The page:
Complaint under section 8(1)(a) of the Broadcasting Act 1989
The Gathering Storm – use of obscene language in a PGR classified film – allegedly in breach of good taste and decency and programme classification
Standard 1 (good taste and decency) – contextual factors – not upheld
Standard 7 (programme classification) – warning not necessary – not upheld
This headnote does not form part of the decision.
 The Gathering Storm screened on TV One at 9.15pm on 7 January 2006. It was a dramatised documentary about the life of Winston Churchill during the period between the two world wars.
 Ken Francis complained to Television New Zealand Ltd, the broadcaster, that despite the programme being rated PGR, it contained objectionable language, and no warning had been given.
 He noted that he was not protesting about the broadcast of the programme, but simply about the right to make an informed viewing choice. While he acknowledged that the word “fuck” occurred only once, he maintained that a warning should have been given to enable him to assess the suitability of the programme for family viewing.
 TVNZ assessed the complaint under Standards 1 and 7 of the Free-to-Air Television Code of Broadcasting Practice, which provide:
Standard 1 Good Taste and Decency
In the preparation and presentation of programmes, broadcasters are responsible for maintaining standards which are consistent with the observance of good taste and decency.
1a Broadcasters must take into consideration current norms of decency and taste in language and behaviour bearing in mind the context in which any language or behaviour occurs. Examples of context are the time of the broadcast, the type of programme, the target audience, the use of warnings and the programme’s classification. The examples are not exhaustive.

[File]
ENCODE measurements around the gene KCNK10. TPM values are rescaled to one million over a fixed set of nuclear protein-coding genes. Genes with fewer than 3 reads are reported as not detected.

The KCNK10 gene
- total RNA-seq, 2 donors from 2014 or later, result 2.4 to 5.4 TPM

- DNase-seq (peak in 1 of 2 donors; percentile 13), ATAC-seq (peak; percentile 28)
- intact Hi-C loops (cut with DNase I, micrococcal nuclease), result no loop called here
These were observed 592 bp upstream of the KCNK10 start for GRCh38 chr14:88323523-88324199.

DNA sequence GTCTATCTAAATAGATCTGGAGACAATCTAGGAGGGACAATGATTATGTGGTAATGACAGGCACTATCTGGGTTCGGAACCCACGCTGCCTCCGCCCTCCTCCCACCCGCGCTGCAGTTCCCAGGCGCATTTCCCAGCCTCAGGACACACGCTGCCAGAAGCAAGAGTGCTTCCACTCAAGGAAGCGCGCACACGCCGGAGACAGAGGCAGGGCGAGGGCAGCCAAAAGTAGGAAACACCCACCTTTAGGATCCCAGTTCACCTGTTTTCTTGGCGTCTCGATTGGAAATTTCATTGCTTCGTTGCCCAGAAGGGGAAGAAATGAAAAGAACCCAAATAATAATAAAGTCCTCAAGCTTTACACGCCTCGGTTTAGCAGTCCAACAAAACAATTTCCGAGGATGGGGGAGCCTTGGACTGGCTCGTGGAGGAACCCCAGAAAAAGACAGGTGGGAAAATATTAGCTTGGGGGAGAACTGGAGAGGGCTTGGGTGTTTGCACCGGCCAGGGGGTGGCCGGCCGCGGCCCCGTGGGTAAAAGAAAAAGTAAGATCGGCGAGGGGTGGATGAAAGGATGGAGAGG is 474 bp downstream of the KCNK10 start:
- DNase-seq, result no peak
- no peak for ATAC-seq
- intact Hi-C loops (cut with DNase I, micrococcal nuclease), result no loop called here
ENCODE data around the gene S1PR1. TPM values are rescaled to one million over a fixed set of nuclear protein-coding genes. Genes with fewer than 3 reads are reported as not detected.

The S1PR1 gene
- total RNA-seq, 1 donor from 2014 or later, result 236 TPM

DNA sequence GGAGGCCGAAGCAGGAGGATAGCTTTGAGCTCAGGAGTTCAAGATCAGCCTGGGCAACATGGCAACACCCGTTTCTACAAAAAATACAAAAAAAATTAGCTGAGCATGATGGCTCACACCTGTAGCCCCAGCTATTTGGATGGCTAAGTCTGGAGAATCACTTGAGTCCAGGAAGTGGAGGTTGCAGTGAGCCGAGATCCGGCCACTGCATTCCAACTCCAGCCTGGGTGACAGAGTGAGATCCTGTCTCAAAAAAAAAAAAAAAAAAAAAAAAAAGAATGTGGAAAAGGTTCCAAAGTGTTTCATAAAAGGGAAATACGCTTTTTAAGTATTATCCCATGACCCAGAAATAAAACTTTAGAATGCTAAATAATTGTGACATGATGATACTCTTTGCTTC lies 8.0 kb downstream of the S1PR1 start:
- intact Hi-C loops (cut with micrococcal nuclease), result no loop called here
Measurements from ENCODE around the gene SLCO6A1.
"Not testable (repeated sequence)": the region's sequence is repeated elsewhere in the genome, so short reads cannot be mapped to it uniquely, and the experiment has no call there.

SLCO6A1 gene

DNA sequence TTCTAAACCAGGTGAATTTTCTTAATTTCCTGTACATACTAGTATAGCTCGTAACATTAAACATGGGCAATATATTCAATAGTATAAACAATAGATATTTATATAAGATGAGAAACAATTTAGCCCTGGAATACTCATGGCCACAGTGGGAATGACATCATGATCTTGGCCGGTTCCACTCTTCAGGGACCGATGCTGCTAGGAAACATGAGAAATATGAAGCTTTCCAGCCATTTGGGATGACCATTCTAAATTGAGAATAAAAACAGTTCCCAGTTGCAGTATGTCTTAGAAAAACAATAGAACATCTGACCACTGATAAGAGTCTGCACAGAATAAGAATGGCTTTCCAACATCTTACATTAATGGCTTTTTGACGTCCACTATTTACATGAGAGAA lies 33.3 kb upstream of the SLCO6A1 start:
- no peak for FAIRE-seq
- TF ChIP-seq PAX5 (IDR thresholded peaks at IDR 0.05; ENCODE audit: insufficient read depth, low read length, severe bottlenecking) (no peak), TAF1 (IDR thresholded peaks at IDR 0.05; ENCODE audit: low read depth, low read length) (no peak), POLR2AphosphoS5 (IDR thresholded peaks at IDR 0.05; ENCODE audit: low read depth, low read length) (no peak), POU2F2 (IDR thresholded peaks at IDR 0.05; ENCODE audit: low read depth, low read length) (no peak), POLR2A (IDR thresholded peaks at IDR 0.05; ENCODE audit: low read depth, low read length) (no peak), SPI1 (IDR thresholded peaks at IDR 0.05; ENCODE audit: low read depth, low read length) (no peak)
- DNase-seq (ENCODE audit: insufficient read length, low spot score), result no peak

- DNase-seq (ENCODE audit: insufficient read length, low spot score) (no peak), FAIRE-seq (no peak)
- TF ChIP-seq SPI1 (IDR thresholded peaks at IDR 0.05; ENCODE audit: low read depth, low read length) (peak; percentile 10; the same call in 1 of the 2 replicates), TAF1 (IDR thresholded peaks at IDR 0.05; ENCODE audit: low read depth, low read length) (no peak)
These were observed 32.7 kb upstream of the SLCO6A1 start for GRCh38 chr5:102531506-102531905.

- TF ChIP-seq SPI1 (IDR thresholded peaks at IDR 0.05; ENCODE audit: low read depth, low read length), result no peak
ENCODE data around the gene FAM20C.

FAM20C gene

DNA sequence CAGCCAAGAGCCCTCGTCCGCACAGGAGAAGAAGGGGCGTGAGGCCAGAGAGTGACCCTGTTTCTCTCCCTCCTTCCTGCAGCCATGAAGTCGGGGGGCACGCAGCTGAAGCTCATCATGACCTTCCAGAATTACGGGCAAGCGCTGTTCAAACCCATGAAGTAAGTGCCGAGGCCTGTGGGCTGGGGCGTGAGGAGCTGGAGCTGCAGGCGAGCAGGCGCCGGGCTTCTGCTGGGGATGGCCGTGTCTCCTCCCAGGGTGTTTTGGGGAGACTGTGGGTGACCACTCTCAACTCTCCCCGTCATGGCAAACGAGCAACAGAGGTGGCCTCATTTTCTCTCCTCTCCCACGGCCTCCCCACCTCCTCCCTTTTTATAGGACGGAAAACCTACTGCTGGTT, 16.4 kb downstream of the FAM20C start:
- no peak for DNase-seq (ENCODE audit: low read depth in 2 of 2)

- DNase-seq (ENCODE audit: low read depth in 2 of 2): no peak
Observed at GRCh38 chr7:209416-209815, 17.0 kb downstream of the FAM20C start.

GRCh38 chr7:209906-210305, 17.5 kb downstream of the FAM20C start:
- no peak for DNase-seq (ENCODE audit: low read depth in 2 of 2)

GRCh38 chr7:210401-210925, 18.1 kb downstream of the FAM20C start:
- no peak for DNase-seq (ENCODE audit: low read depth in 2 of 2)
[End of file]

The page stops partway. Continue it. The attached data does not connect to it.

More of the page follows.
1b Broadcasters should consider – and if appropriate require – the use of on-air visual and verbal warnings when programmes contain violent material, material of a sexual nature, coarse language or other content likely to disturb children or offend a significant number of adult viewers. Warnings should be specific in nature, while avoiding detail which may itself distress or offend viewers.
Standard 7 Programme Classification
Broadcasters are responsible for ensuring that programmes are appropriately classified; adequately display programme classification information; and adhere to time-bands in accordance with Appendix 1.
Broadcasters should consider the use of warnings where content is likely to offend or disturb a significant proportion of the audience.
 In its response to the complaint, TVNZ noted that the scene complained of showed Churchill talking with a friend. He quoted a translation of a poem by Pushkin, which included the word “fuck”.
 TVNZ noted that the scene was the only occasion in the film in which strong language was used.
 In all the circumstances, TVNZ felt that it would have been misleading to place a general language warning before the programme, especially when it was scheduled to start 45 minutes after the adults only watershed. It considered that a warning might have driven viewers away from what was an interesting and informative drama.
 TVNZ noted that the word that the complainant objected to did not pervade the whole programme, and that most of the dialogue was delivered in the “rather stilted” English of the British aristocracy in the 1920s and 1930s.